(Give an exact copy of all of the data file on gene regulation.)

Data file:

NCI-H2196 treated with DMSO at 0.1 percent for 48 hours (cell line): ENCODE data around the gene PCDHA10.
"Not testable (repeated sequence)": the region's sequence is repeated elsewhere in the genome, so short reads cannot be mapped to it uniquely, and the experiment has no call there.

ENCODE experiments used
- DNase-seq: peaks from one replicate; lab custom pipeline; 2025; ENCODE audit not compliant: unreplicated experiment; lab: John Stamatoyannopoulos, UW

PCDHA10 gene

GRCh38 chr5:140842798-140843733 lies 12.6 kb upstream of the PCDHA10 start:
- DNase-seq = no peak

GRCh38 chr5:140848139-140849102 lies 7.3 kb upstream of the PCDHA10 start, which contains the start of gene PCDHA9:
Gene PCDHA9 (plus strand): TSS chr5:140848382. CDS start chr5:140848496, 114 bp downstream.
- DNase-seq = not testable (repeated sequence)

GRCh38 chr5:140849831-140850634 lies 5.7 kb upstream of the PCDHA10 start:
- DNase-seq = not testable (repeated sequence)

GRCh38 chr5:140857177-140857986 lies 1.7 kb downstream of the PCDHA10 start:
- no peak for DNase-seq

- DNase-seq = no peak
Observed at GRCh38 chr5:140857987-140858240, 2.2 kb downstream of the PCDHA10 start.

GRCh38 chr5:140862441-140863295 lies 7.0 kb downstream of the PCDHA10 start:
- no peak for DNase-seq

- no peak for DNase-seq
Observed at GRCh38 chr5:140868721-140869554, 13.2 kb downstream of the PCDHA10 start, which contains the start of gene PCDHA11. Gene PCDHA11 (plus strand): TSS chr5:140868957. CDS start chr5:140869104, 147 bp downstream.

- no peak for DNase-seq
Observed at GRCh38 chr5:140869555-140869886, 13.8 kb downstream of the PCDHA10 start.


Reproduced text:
NCI-H2196 treated with DMSO at 0.1 percent for 48 hours (cell line): ENCODE data around the gene PCDHA10.
"Not testable (repeated sequence)": the region's sequence is repeated elsewhere in the genome, so short reads cannot be mapped to it uniquely, and the experiment has no call there.

ENCODE experiments used
- DNase-seq: peaks from one replicate; lab custom pipeline; 2025; ENCODE audit not compliant: unreplicated experiment; lab: John Stamatoyannopoulos, UW

PCDHA10 gene

GRCh38 chr5:140842798-140843733 lies 12.6 kb upstream of the PCDHA10 start:
- DNase-seq = no peak

GRCh38 chr5:140848139-140849102 lies 7.3 kb upstream of the PCDHA10 start, which contains the start of gene PCDHA9:
Gene PCDHA9 (plus strand): TSS chr5:140848382. CDS start chr5:140848496, 114 bp downstream.
- DNase-seq = not testable (repeated sequence)

GRCh38 chr5:140849831-140850634 lies 5.7 kb upstream of the PCDHA10 start:
- DNase-seq = not testable (repeated sequence)

GRCh38 chr5:140857177-140857986 lies 1.7 kb downstream of the PCDHA10 start:
- no peak for DNase-seq

- DNase-seq = no peak
Observed at GRCh38 chr5:140857987-140858240, 2.2 kb downstream of the PCDHA10 start.

GRCh38 chr5:140862441-140863295 lies 7.0 kb downstream of the PCDHA10 start:
- no peak for DNase-seq

- no peak for DNase-seq
Observed at GRCh38 chr5:140868721-140869554, 13.2 kb downstream of the PCDHA10 start, which contains the start of gene PCDHA11. Gene PCDHA11 (plus strand): TSS chr5:140868957. CDS start chr5:140869104, 147 bp downstream.

- no peak for DNase-seq
Observed at GRCh38 chr5:140869555-140869886, 13.8 kb downstream of the PCDHA10 start.